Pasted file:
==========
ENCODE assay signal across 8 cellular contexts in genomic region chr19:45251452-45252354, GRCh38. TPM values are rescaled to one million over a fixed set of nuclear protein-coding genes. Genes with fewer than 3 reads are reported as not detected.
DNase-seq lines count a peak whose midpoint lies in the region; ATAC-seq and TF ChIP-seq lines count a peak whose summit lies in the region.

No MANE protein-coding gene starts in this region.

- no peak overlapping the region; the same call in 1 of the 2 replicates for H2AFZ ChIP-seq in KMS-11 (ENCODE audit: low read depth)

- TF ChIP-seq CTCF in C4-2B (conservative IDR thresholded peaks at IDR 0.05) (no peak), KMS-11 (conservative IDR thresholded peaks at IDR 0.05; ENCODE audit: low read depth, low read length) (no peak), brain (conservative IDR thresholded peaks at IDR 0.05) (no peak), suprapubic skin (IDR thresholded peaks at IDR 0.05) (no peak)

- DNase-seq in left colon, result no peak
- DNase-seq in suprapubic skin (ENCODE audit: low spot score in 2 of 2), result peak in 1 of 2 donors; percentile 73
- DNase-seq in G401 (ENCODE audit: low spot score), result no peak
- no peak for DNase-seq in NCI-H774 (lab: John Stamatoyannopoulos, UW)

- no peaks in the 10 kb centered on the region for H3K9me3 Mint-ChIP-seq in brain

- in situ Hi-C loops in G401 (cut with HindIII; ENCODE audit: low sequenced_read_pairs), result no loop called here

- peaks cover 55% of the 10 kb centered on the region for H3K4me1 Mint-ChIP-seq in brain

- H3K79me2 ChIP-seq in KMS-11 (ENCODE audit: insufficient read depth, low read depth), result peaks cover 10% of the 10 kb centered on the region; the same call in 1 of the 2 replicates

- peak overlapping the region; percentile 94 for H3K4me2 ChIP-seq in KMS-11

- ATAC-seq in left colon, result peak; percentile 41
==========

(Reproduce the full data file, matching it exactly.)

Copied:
ENCODE assay signal across 8 cellular contexts in genomic region chr19:45251452-45252354, GRCh38. TPM values are rescaled to one million over a fixed set of nuclear protein-coding genes. Genes with fewer than 3 reads are reported as not detected.
DNase-seq lines count a peak whose midpoint lies in the region; ATAC-seq and TF ChIP-seq lines count a peak whose summit lies in the region.

No MANE protein-coding gene starts in this region.

- no peak overlapping the region; the same call in 1 of the 2 replicates for H2AFZ ChIP-seq in KMS-11 (ENCODE audit: low read depth)

- TF ChIP-seq CTCF in C4-2B (conservative IDR thresholded peaks at IDR 0.05) (no peak), KMS-11 (conservative IDR thresholded peaks at IDR 0.05; ENCODE audit: low read depth, low read length) (no peak), brain (conservative IDR thresholded peaks at IDR 0.05) (no peak), suprapubic skin (IDR thresholded peaks at IDR 0.05) (no peak)

- DNase-seq in left colon, result no peak
- DNase-seq in suprapubic skin (ENCODE audit: low spot score in 2 of 2), result peak in 1 of 2 donors; percentile 73
- DNase-seq in G401 (ENCODE audit: low spot score), result no peak
- no peak for DNase-seq in NCI-H774 (lab: John Stamatoyannopoulos, UW)

- no peaks in the 10 kb centered on the region for H3K9me3 Mint-ChIP-seq in brain

- in situ Hi-C loops in G401 (cut with HindIII; ENCODE audit: low sequenced_read_pairs), result no loop called here

- peaks cover 55% of the 10 kb centered on the region for H3K4me1 Mint-ChIP-seq in brain

- H3K79me2 ChIP-seq in KMS-11 (ENCODE audit: insufficient read depth, low read depth), result peaks cover 10% of the 10 kb centered on the region; the same call in 1 of the 2 replicates

- peak overlapping the region; percentile 94 for H3K4me2 ChIP-seq in KMS-11

- ATAC-seq in left colon, result peak; percentile 41